A popular NFT influencer on Twitter, “NFT God,” saw his entire digital livelihood violated because he clicked on a phishing ad link on Google. The influencer said he lost a life-changing amount of his net worth to the hackers.
His problems started when he downloaded open broadcaster software (OBS) to his desktop computer via a sponsored link on Google. Unknown to him, he had downloaded phishing malware instead.
OBS is an industry-standard video streaming software that would have allowed him to stream directly from his computer. NFT God said he wanted to live stream some video games to his followers.
How NFT God Was Phished
NFT God did not initially realize he had been phished until he got a message that his other Twitter account, “1BetterbyNFTGod,” had been hacked. The malicious player had sent out scam tweets via his account. However, he deleted those tweets two minutes after they went live.
His situation soon worsened as he realized that the owner’s address of his Bored Ape NFT was changed on OpenSea. According to him, it was at that moment he realized that all his crypto and NFTs had been taken from him. NFT God did not reveal the USD value of his assets.
The hackers did not stop there; they also proceeded to send two emails from his Substack to his over 16,000 followers with hacked links. NFT God described the Substack as one of his most prized possessions. He said:
“I’d lose this ugly snot nosed monkey PFP and all my Ethereum 100 times over if it meant I kept the trust and love of those who support me. I honestly was able to keep my cool through losing all my digital assets. I lost my cool when I saw my community was compromised.”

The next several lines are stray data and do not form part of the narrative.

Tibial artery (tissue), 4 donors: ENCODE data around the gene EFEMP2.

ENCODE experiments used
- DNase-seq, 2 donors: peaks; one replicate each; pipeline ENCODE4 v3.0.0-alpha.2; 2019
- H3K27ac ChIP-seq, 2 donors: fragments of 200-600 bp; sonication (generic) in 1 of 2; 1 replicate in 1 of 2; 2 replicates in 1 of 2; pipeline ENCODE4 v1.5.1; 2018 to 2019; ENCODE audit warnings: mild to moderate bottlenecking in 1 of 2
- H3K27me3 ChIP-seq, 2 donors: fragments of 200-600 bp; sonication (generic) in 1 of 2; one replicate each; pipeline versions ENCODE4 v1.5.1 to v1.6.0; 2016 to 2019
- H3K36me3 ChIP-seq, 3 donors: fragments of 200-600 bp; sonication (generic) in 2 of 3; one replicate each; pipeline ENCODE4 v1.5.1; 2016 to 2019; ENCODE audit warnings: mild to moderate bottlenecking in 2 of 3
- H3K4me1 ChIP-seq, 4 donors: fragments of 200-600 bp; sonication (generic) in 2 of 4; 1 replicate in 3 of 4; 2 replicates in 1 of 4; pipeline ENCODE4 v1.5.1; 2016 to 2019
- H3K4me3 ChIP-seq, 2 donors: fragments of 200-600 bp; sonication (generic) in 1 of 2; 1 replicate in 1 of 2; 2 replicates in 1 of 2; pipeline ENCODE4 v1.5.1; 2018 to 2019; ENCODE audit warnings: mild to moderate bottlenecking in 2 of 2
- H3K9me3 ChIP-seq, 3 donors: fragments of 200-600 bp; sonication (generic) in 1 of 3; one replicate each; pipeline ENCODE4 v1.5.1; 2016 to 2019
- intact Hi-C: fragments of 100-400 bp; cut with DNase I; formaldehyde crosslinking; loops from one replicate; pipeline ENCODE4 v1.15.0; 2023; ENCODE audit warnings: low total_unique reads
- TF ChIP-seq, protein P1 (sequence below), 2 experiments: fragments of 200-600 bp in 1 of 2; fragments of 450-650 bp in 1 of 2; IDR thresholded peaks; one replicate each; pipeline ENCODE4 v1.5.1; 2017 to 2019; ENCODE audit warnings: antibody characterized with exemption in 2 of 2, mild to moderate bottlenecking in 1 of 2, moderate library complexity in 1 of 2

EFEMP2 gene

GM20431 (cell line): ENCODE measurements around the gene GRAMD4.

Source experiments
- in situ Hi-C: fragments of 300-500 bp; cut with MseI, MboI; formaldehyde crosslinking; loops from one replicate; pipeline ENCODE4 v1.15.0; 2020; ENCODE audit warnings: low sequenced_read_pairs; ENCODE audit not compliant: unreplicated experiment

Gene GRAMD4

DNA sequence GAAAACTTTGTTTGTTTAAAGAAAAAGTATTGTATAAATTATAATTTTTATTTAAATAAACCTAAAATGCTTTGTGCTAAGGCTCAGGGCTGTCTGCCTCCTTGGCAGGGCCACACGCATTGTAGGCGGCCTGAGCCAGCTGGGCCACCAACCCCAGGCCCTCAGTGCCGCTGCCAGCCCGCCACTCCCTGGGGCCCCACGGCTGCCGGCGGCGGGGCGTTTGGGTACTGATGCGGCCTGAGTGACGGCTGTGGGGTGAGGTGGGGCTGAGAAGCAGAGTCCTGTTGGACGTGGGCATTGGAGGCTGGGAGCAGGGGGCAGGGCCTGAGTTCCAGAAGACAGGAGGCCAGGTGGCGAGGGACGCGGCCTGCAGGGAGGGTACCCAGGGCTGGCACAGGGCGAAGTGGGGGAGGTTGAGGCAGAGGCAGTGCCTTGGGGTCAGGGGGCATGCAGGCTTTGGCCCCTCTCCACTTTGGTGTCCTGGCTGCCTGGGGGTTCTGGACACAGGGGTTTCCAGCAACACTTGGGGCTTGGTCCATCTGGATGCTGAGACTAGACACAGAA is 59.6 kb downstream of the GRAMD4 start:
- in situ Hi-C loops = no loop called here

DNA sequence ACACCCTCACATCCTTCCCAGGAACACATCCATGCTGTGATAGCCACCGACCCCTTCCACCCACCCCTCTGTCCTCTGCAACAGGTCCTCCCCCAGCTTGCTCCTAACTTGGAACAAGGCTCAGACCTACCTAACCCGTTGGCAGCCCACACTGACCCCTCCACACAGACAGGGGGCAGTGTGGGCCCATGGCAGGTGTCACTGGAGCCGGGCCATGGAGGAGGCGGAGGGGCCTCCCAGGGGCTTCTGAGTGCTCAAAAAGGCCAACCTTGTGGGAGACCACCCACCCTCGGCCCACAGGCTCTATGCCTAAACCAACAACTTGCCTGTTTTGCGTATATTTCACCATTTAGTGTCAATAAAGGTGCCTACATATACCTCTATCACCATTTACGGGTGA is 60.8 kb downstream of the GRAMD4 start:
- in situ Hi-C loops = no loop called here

Meanwhile, the phishing victim said he had improved his security and communicated the incident with his community. However, he criticized Google’s open promotion of such “powerful malware.”
It was unclear if any of his community members fell victim to the compromise. NFT God did not respond to BeinCrypto’s request for comment as of press time.
Crypto and Phishing Attacks
One of the most common ways malicious players attack the crypto industry is through phishing attacks.
A North Korean hacker group stole over 1,000 NFTs and gained approximately 300 ETH through a large-scale phishing campaign. More recently, a Bitcoin core developer Luke Dashjr lost around 200 BTC to a PGP compromise.
A recent report said the web3 space saw 167 attacks in 2022. This led to a total loss of roughly $3.6 billion from all types of attacks, an increase of 47.4% from 2021.
BeInCrypto has reached out to company or individual involved in the story to get an official statement about the recent developments, but it has yet to hear back.